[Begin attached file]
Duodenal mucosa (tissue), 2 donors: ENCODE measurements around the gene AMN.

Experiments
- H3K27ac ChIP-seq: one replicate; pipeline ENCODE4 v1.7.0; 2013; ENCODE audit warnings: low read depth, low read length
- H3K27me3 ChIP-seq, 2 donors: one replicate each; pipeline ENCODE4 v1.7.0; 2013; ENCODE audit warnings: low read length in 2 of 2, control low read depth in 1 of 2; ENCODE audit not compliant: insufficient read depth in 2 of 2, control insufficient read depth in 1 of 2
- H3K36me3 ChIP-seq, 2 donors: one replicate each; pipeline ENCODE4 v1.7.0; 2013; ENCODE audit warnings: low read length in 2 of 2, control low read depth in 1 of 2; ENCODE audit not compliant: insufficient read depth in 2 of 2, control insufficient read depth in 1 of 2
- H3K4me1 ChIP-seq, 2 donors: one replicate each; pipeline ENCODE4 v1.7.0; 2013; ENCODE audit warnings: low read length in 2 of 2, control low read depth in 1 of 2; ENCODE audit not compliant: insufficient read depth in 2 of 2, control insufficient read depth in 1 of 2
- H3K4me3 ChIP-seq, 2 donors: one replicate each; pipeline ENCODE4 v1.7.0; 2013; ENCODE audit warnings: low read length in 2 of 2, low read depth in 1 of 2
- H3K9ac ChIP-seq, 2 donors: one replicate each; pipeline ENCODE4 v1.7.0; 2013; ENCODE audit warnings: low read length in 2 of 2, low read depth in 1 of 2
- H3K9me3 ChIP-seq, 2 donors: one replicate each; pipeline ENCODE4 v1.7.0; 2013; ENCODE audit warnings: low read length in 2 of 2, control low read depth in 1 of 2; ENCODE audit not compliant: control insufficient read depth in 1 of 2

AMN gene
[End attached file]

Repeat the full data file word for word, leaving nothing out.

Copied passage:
Duodenal mucosa (tissue), 2 donors: ENCODE measurements around the gene AMN.

Experiments
- H3K27ac ChIP-seq: one replicate; pipeline ENCODE4 v1.7.0; 2013; ENCODE audit warnings: low read depth, low read length
- H3K27me3 ChIP-seq, 2 donors: one replicate each; pipeline ENCODE4 v1.7.0; 2013; ENCODE audit warnings: low read length in 2 of 2, control low read depth in 1 of 2; ENCODE audit not compliant: insufficient read depth in 2 of 2, control insufficient read depth in 1 of 2
- H3K36me3 ChIP-seq, 2 donors: one replicate each; pipeline ENCODE4 v1.7.0; 2013; ENCODE audit warnings: low read length in 2 of 2, control low read depth in 1 of 2; ENCODE audit not compliant: insufficient read depth in 2 of 2, control insufficient read depth in 1 of 2
- H3K4me1 ChIP-seq, 2 donors: one replicate each; pipeline ENCODE4 v1.7.0; 2013; ENCODE audit warnings: low read length in 2 of 2, control low read depth in 1 of 2; ENCODE audit not compliant: insufficient read depth in 2 of 2, control insufficient read depth in 1 of 2
- H3K4me3 ChIP-seq, 2 donors: one replicate each; pipeline ENCODE4 v1.7.0; 2013; ENCODE audit warnings: low read length in 2 of 2, low read depth in 1 of 2
- H3K9ac ChIP-seq, 2 donors: one replicate each; pipeline ENCODE4 v1.7.0; 2013; ENCODE audit warnings: low read length in 2 of 2, low read depth in 1 of 2
- H3K9me3 ChIP-seq, 2 donors: one replicate each; pipeline ENCODE4 v1.7.0; 2013; ENCODE audit warnings: low read length in 2 of 2, control low read depth in 1 of 2; ENCODE audit not compliant: control insufficient read depth in 1 of 2

AMN gene